In the big financial mess that started in 2008 how many houses with a 60% loan to value or less were foreclosed upon? How many borrowers with at least a quarter of a million dollars in liquid assets lost their house? Keep these questions in mind as we will touch upon them soon.
I have been in the mortgage business for over 2 decades, and through thick and thin, the industry sticks with the rules of Fannie Mae and Freddie Mac religiously. In fact they have taken some of the good things away, such as limited documentation loans for strong borrowers, and replaced them with more nonsensical rules; such as requiring borrowers to supplying a paper trail on all deposits over $1000 for those who earn $5,000 to $50,000 a month in salary.
Underwriters look at credit reports, tax returns, appraisal for the loan to value and reserves held by the borrower to determine if the borrower is qualified for a loan. Credit reports and tax returns are the most important out of this list.
Let's examine credit reports and tax returns. A credit report is run on every borrower and it shows how the borrower handled his obligations in the past. It also shows public records such as foreclosures, bankruptcies, short pays, tax liens and judgments. This is yesterday’s news and only gives one side of the story. What is the result of this approach? It doesn't tell how or why the borrower was late, or why they had a public record, or on the other hand, why anything good happened..
Tax returns are last year’s news in my mind, and quite frankly are dead on arrival. A returns status as “good” or “bad” does not indicate whether the good will continue or the bad will get better. Tax returns and credit reports are still pictures in a moving world. Using these to judge the future is hazardous at best. How many companies have gone out of business and left their A credit employees out in the cold? There goes their income, followed closely by their credit.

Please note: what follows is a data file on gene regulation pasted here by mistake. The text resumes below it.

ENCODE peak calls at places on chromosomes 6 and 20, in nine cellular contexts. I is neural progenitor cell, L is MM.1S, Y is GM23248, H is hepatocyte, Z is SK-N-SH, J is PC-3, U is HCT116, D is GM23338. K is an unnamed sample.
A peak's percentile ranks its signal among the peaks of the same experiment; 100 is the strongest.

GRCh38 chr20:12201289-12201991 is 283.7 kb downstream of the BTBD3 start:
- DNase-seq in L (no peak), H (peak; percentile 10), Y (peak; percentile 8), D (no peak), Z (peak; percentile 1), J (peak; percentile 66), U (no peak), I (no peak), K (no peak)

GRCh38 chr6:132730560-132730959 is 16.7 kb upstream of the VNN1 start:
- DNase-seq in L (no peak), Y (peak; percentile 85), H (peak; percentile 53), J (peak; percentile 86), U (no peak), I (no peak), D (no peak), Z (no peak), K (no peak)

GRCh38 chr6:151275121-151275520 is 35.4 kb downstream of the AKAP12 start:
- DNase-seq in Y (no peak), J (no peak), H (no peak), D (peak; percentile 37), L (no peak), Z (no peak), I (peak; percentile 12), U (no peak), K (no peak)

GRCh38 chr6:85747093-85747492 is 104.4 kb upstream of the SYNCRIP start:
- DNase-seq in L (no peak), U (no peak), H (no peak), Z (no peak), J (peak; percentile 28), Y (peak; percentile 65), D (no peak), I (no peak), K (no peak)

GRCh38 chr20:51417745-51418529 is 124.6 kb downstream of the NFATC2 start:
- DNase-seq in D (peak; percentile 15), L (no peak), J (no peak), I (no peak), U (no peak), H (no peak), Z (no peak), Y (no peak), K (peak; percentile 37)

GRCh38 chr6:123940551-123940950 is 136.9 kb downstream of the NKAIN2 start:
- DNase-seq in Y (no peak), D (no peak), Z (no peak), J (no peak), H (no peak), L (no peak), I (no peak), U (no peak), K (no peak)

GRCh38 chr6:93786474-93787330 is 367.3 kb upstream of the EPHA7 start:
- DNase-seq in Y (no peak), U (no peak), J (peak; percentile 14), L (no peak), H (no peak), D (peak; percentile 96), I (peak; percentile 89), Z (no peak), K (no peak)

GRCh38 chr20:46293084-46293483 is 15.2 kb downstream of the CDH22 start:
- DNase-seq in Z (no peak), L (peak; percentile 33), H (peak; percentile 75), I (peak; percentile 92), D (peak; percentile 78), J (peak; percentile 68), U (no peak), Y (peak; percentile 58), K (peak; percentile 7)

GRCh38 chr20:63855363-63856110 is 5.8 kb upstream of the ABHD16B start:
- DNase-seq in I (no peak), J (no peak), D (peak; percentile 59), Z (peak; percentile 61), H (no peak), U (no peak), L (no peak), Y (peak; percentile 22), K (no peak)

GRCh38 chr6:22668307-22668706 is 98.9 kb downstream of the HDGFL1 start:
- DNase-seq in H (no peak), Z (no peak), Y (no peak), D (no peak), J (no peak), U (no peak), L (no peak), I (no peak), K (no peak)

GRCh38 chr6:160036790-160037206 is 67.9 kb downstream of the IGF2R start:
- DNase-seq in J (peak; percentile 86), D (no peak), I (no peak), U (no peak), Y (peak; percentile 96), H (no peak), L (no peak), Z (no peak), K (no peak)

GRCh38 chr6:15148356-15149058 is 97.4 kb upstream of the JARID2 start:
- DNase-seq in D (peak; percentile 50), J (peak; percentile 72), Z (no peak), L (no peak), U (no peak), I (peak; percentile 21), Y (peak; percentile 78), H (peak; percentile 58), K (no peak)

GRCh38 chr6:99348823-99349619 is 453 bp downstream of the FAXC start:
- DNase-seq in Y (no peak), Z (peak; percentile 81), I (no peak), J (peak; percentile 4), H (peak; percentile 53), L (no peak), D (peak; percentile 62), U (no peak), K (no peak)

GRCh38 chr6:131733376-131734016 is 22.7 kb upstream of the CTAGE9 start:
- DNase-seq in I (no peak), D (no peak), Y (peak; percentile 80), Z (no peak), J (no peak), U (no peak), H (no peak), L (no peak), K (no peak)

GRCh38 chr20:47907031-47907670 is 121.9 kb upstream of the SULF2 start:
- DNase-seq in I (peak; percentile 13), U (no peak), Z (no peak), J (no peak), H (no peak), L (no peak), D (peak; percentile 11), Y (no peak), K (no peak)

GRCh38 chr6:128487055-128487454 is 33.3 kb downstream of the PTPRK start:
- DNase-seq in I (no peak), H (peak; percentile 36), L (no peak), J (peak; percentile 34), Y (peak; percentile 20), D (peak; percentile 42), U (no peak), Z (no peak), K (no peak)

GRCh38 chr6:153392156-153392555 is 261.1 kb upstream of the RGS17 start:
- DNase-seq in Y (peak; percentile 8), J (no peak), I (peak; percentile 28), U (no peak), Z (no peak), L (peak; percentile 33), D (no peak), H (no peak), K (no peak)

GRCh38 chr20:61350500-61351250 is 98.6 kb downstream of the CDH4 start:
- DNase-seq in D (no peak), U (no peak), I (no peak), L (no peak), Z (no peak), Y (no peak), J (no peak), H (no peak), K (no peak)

Now let’s look at the common sense to lending. Remember the two questions I offered at the beginning of this column? That is what is missing from the mortgage industry today: reality. We have thousands of borrowers who can't get a loan today because they are either successful self employed individuals with excellent credentials, or retired borrowers without sufficient "classical income". What these types of borrowers have in common is low loan to values and reserves approximating at least 75% of the amount of the loan, or more.
We are willing to accept credit reports and tax returns to determine a pattern of behavior by the borrowers so a loan can be approved. Low loan to values and large amounts of liquid assets are just as much a pattern of behavior by those who possess them, as the aforementioned credit and tax reports. For example, a person may have bought a house "right" and thus achieved a low loan to value by the market moving. Or someone could have won the lottery and therefore have a large amount of liquid assets. It is highly unlikely one or both achievements were pure luck.
Our President is again thinking about having borrowers with extremely poor credit and low income come back into the mortgage market and buy homes with government help. And as this is happening, the financially strong borrowers are ignored. How about letting those with low LTV's and large reserves into the market first? They will not become a financial drain on our economy, but instead they will help the mortgage market move forward.
I have noticed, as I grow older, some disturbing trends in our country. The government seems to have a problem hiring companies to fix major problems such as entitlements, because they do not want them to make a profit. On the other hand the government doesn't have a problem running projects at a loss and increasing the deficit. I believe it is time to end the nonsense and get back to common sense, especially in the housing market!